The newsroom is a strange and wonderful place. It’s a little noisy sometimes because lots of people share one, big space. Reporters are on the phone interviewing sources, ACEs are talking to editors about whether to send someone to a fire, photographers are talking to design people, and sports people are talking about food. And sports. Not necessarily in that order.
Try working in a place like this. No really, try it.
It is important that you grow to love the ambient noise of the newsroom. The chatter of reporters – talking to editors, other reporters, into their phones – the budget bell at 3 (three? Do I have to blog AP style too?), the occasional ringing of the telephone (not always occasional, I must caution) and the sound of the ACE editing away furiously your hurriedly written story, must be the soundtrack of your life.
I tend to say it this way: To succeed, make the newsroom your default location. When you’re not in class, come for the daily, 11 AM meeting (or you might miss a shout-out about something wonderful you did or a fascinating, impromptu ethics discussion). Bring your lunch, find a corner and do some research for a story.
Here’s what will happen: You’ll hear other reporters doing interviews and learn from the way they introduce themselves, pitch their story and ask questions. Someone will ask you what you’re working on, you’ll answer, and the person will give you something new to think about — or maybe even the name and number of someone you should speak to. It’s networking, and it happens in the newsroom.
Siddarth also said this:
Learn how to talk on the phone.
This is the thing you will do more than any other thing in your reporting semester. When you’re not talking to people on the phone (which is mostly how you’ll be talking to sources, especially those of you who are automobile-challenged, like me), you will be actually sitting at the phone, which is a weird thing to do for anyone born after 1990. Perhaps the most challenging thing you will ever do in your entire life will be to call and talk to a grieving sister or father. In the age of social media, you must learn how to be social, friendly (but not creepy), crisp and professional on the phone.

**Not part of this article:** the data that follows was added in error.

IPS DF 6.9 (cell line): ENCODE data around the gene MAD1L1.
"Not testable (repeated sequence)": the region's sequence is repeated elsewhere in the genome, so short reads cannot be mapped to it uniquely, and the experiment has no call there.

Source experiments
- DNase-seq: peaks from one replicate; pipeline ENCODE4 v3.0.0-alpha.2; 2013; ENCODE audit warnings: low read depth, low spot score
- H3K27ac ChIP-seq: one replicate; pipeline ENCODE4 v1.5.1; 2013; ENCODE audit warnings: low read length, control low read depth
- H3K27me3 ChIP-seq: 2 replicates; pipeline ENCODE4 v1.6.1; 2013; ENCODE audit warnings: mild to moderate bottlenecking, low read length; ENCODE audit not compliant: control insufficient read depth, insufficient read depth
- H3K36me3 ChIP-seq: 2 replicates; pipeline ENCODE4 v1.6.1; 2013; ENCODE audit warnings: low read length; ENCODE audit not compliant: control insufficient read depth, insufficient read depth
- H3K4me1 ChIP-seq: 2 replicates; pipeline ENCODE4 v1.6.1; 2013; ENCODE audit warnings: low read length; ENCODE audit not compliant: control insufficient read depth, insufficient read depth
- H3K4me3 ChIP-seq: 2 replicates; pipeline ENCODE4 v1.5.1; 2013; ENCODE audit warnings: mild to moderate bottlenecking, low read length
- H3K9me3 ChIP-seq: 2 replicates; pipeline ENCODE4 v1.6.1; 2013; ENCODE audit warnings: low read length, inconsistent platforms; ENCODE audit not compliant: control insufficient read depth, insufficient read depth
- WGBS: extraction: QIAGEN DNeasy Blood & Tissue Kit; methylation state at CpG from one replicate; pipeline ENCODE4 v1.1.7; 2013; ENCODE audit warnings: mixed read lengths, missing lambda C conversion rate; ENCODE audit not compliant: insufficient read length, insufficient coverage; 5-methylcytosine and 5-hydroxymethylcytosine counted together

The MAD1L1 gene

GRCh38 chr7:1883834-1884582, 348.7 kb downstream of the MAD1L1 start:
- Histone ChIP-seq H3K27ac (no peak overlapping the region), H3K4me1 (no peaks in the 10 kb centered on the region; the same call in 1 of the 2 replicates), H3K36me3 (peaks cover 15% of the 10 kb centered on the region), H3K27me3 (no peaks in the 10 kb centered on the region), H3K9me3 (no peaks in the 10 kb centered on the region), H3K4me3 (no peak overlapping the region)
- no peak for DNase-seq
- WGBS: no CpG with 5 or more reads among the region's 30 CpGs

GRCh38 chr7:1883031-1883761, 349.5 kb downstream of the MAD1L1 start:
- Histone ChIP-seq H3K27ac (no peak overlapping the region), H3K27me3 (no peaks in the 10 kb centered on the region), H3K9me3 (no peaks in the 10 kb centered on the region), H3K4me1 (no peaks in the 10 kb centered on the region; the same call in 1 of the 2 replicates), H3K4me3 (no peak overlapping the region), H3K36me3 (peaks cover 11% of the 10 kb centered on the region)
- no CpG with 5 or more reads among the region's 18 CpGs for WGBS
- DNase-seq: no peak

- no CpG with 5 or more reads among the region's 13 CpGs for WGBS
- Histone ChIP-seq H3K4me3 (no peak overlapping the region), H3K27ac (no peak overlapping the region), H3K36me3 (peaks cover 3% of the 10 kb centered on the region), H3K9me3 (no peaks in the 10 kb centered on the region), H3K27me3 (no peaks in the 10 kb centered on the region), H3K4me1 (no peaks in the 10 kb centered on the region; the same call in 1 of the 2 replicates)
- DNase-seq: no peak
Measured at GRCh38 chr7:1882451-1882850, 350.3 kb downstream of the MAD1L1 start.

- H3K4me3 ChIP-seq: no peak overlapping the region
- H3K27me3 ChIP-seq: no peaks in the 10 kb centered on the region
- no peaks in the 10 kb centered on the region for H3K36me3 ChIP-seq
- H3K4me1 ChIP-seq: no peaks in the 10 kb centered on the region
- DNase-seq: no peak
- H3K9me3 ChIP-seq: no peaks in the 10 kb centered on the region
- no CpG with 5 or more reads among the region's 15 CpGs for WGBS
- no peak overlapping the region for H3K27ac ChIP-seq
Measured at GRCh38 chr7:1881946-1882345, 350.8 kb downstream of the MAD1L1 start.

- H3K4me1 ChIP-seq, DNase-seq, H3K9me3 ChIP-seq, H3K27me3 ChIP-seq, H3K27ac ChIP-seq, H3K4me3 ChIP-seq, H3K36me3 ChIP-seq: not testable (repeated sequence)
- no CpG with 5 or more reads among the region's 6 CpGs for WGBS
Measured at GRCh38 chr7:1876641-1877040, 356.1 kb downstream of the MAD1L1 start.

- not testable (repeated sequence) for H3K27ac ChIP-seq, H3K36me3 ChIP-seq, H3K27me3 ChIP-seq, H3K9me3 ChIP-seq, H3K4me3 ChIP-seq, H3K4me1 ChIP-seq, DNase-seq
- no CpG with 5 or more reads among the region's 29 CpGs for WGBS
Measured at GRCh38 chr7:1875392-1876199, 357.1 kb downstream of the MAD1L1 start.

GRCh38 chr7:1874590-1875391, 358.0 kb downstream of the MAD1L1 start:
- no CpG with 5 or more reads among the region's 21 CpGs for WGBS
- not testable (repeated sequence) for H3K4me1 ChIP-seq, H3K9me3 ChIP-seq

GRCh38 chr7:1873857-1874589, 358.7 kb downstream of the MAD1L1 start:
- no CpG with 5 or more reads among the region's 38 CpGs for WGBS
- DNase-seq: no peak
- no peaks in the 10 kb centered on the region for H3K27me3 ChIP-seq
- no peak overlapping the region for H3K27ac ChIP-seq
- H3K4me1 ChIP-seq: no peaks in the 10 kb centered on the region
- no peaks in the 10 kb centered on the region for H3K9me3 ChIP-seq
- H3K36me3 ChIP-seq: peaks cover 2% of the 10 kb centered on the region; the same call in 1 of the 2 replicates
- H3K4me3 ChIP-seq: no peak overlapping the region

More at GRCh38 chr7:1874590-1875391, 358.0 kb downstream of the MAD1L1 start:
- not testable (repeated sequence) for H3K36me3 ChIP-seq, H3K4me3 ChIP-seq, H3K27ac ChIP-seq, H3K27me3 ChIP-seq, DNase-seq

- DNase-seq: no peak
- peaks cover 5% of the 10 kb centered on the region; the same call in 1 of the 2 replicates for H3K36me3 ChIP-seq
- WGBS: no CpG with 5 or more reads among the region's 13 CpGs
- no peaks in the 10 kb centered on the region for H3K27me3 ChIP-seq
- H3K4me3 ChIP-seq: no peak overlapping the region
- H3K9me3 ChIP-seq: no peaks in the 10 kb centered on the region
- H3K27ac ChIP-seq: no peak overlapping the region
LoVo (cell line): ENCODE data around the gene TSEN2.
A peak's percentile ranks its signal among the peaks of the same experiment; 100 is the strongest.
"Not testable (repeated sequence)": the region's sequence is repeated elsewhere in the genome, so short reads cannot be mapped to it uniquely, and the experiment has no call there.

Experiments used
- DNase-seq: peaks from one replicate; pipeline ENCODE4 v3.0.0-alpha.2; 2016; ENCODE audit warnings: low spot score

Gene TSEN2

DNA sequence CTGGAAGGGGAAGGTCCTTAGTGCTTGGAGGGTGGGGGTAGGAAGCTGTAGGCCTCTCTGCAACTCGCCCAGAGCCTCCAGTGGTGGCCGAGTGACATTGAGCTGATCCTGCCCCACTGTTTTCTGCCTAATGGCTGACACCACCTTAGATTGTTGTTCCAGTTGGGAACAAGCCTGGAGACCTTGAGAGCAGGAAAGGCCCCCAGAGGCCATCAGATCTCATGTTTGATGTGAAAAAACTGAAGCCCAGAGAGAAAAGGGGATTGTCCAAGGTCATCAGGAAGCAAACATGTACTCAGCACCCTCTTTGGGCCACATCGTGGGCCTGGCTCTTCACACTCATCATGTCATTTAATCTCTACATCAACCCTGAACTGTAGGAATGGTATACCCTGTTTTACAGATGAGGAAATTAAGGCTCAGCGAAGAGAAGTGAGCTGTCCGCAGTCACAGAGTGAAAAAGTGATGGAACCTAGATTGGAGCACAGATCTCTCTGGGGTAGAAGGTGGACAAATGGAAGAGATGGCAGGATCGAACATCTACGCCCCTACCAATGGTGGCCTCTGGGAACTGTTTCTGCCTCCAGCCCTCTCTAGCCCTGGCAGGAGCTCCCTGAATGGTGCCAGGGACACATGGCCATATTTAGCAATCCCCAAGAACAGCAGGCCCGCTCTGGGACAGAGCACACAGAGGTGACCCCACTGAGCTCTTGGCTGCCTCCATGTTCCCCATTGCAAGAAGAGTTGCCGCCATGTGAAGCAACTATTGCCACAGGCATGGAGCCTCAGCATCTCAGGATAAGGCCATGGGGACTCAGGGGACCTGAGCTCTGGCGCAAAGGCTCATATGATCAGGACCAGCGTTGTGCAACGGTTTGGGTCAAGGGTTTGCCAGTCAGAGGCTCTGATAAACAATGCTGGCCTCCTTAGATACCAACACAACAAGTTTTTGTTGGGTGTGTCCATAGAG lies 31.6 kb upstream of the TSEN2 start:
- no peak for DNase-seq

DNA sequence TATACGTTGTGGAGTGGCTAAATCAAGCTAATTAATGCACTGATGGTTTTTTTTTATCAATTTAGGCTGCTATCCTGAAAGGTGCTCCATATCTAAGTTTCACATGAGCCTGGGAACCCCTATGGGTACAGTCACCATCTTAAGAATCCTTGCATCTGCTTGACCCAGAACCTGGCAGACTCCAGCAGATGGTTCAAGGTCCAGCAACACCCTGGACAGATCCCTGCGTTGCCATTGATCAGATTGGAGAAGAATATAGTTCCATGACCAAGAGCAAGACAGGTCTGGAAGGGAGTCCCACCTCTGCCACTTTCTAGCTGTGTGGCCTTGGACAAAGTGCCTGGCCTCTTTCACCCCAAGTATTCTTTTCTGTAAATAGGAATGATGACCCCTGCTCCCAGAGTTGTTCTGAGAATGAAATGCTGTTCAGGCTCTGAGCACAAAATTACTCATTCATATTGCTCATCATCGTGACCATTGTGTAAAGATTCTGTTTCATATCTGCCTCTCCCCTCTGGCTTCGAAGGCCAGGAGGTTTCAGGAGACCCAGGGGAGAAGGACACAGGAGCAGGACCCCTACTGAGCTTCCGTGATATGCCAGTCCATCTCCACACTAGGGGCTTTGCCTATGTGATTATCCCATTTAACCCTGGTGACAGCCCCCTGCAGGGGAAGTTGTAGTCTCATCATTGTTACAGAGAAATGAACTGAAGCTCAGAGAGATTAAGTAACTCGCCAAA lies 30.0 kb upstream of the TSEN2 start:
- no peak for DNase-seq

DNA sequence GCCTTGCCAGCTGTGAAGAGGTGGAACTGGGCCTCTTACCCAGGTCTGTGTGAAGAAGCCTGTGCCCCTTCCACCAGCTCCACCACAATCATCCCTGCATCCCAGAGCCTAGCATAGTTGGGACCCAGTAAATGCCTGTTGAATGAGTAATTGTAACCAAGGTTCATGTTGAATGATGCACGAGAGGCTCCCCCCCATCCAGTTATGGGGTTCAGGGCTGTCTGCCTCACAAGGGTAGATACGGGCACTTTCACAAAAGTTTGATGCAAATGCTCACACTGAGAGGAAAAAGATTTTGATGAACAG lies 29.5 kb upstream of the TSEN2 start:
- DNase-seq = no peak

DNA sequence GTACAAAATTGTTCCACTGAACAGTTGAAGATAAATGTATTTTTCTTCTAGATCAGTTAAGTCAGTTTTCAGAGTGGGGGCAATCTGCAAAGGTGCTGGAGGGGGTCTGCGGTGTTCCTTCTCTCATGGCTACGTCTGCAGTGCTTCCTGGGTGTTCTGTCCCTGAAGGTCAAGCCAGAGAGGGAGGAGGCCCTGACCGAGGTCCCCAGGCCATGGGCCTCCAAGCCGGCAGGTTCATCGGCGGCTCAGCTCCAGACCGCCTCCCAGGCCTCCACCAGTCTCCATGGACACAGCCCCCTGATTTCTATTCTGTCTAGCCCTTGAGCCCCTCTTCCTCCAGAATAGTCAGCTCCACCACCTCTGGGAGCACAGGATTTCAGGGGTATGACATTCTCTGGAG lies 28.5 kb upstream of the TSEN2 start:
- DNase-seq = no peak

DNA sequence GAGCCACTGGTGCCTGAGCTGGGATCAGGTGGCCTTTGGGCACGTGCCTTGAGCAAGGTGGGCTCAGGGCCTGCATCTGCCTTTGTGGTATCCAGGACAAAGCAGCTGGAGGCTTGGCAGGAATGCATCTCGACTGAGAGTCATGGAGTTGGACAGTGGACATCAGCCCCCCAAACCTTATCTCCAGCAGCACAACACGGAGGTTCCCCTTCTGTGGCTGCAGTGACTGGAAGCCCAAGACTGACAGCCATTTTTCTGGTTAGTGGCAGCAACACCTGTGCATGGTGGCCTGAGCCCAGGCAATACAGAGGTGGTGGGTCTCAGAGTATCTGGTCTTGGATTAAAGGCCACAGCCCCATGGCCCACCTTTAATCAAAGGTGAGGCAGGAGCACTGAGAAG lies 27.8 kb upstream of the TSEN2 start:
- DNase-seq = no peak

And there’s just no way around it. Make the phone your friend.
Quoting the title of a movie I very much admire, Siddarth also had this to say in his inimitable style:
There will be blood.
You will forget to ask how the cake in the new cupcake store is made, when the next service will be held in the church, where the body was found, what amendment supports the city’s latest move, why the tariffs have been increased. You will, in other words, screw up. Your editor will be disappointed, might yell at you, will secretly gnash her teeth. You will spend multiple weekends chasing leads and sources who turn out to be useless. You will finish writing a story at 7 p.m. just to be told to talk to 2 other people and/or write a new lead and 2 more nut grafs. I have 4 words for you, lonesome warrior of unsung nights and uneaten breakfasts: It will be okay.
And it will. Listen carefully and appreciatively to advice and suggestions, say YES (a lot), do the work and you will be okay. You might even do really well.
See you in the newsroom.